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Three Rules for Living Inspired by Mister Rogers

11/01/2011 01:11 pm ET | Updated Dec 31, 2011

I went to a documentary Monday night titled Mister Rogers and Me made by an MTV producer (of all people) who says he received a profound message from Mister Rogers when the great man was actually the producer's neighbor in Nantucket.

"I feel so strongly," Mister Rogers told Ben Wagner that day, "that deep and simple is far more essential than complex."

As Wagner thought about it, Fred Rogers encouraged Wagner to spread the word. And now with this documentary, he has.

Like a lot of you, I hadn't thought a lot about Mister Rogers much since I was a kid but I did read a number of his obits when he died and realized then how much I had underestimated this guy who was simple yet very profound.

In an age of runaway commercialism and nasty backbiting, Rogers stood his ground and never caved in. As one of the film's participants says, you never see lunch boxes with his photo on them or King Friday puppets, do you? Nope.

The man himself lived simply but profoundly and I took from the documentary three of Mister Rogers stock rules to live by that would, if followed by all of us, make the world a better place:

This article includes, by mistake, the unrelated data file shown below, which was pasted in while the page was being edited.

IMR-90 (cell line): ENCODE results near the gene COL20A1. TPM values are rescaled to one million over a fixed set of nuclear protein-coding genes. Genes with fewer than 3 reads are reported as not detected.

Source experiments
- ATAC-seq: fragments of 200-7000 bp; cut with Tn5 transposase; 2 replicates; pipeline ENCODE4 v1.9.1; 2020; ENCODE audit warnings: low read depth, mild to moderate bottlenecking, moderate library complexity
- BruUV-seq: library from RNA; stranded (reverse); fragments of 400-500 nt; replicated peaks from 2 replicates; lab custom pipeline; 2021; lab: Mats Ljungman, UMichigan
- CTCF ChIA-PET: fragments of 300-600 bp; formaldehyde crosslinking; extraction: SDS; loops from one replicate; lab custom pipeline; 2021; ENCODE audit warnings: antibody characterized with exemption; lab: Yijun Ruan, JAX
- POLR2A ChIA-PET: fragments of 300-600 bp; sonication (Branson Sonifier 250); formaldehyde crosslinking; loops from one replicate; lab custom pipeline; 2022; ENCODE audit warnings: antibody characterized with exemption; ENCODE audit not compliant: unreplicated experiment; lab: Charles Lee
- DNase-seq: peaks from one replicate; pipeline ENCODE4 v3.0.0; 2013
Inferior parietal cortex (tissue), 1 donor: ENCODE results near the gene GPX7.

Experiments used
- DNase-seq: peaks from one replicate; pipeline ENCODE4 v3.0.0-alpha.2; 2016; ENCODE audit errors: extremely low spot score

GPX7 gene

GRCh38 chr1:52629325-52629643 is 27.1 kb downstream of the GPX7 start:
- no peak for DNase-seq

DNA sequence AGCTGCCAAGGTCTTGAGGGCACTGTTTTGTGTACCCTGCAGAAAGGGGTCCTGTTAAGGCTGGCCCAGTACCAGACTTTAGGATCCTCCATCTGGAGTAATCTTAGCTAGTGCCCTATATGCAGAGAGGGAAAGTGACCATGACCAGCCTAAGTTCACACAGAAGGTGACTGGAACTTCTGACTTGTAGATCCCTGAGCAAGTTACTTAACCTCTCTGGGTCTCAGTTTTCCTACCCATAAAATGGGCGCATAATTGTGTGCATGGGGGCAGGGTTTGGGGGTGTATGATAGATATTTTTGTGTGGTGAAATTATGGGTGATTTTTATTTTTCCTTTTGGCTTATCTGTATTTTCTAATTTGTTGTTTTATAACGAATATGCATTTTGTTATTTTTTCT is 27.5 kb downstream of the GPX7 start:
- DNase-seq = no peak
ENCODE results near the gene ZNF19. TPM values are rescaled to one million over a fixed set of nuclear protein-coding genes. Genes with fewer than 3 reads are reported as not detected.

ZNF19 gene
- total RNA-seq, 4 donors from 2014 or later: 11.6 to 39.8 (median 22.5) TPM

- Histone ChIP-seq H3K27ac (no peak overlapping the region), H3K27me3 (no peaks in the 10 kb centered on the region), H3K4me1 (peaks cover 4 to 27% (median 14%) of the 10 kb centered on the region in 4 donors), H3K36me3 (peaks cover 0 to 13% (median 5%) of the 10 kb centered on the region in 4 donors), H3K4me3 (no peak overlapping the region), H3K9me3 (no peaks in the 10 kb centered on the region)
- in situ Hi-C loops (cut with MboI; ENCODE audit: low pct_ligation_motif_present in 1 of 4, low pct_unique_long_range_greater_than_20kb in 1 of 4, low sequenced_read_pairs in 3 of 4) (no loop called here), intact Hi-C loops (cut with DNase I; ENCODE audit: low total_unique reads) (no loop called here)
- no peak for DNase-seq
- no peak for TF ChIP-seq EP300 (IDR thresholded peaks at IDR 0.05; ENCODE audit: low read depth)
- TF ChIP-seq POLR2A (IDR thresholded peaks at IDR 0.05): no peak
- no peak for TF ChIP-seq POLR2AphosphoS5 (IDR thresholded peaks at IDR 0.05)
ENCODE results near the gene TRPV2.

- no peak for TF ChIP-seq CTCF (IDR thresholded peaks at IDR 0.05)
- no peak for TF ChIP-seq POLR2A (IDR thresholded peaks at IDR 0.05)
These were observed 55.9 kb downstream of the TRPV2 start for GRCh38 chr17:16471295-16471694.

1. "Anything that is mention-able is manageable"

Especially today, both Republicans and Democrats seem dug in and will not even engage with one another. Communication is the key fellas.

2. "Never demean anyone"

Mister Rogers says he entered television because he was tired of watching people get hit in the face with pies, and that was in the 1950s! Imagine what he would think of television today.

3. "I like you just the way you are"

That doesn't mean you're the best and there's no one better, it just means that you will always have someone to stand by you, and everyone needs that.

One of the documentary's high points is watching Fred Rogers disarm Congressman John Pastore who was holding hearings to determine if a $20 million grant to PBS should be cut in half. Pastore was a tough guy who began his questioning of Mister Rogers in his usual brusque way.

But Rogers wasn't there to engage Pastore in the usual way. The gentle man spoke to Pastore in a pointed, direct and very humble but real way that left Pastore, in his own words, with "goosebumps." The tough congressman wound up the questioning by telling Rogers, "You've just earned your $20 million."

We truly need a re-birth of some of Mister Rogers ideas.